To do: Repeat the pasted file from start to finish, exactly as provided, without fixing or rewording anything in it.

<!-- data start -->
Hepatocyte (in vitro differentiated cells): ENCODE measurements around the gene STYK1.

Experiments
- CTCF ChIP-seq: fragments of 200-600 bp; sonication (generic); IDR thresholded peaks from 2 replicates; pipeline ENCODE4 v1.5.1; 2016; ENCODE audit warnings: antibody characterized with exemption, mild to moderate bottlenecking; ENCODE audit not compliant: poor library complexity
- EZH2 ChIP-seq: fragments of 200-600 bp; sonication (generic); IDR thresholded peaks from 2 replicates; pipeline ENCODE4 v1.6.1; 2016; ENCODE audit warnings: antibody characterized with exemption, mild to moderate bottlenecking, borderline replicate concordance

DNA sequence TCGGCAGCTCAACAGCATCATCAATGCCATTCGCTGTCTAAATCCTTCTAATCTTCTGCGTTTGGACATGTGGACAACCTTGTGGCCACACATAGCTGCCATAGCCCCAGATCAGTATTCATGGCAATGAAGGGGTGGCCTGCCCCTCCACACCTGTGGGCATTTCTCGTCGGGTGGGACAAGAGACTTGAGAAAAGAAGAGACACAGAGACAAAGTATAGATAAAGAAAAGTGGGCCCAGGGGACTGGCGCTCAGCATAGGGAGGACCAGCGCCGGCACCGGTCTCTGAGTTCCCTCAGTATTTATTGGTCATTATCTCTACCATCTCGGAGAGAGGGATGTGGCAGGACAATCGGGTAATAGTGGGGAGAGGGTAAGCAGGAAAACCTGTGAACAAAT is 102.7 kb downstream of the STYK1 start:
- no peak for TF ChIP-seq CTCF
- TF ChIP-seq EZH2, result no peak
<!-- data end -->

Hepatocyte (in vitro differentiated cells): ENCODE measurements around the gene STYK1.

Experiments
- CTCF ChIP-seq: fragments of 200-600 bp; sonication (generic); IDR thresholded peaks from 2 replicates; pipeline ENCODE4 v1.5.1; 2016; ENCODE audit warnings: antibody characterized with exemption, mild to moderate bottlenecking; ENCODE audit not compliant: poor library complexity
- EZH2 ChIP-seq: fragments of 200-600 bp; sonication (generic); IDR thresholded peaks from 2 replicates; pipeline ENCODE4 v1.6.1; 2016; ENCODE audit warnings: antibody characterized with exemption, mild to moderate bottlenecking, borderline replicate concordance

DNA sequence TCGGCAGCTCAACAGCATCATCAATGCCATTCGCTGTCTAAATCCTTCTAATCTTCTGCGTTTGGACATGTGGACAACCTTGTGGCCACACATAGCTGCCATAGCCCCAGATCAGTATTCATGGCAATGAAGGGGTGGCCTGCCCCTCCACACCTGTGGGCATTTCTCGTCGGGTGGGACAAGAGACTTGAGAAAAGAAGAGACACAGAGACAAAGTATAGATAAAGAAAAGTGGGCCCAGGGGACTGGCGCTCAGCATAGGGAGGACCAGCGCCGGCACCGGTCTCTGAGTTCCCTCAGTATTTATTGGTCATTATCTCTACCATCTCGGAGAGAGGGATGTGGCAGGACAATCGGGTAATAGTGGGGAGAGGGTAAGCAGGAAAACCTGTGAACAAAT is 102.7 kb downstream of the STYK1 start:
- no peak for TF ChIP-seq CTCF
- TF ChIP-seq EZH2, result no peak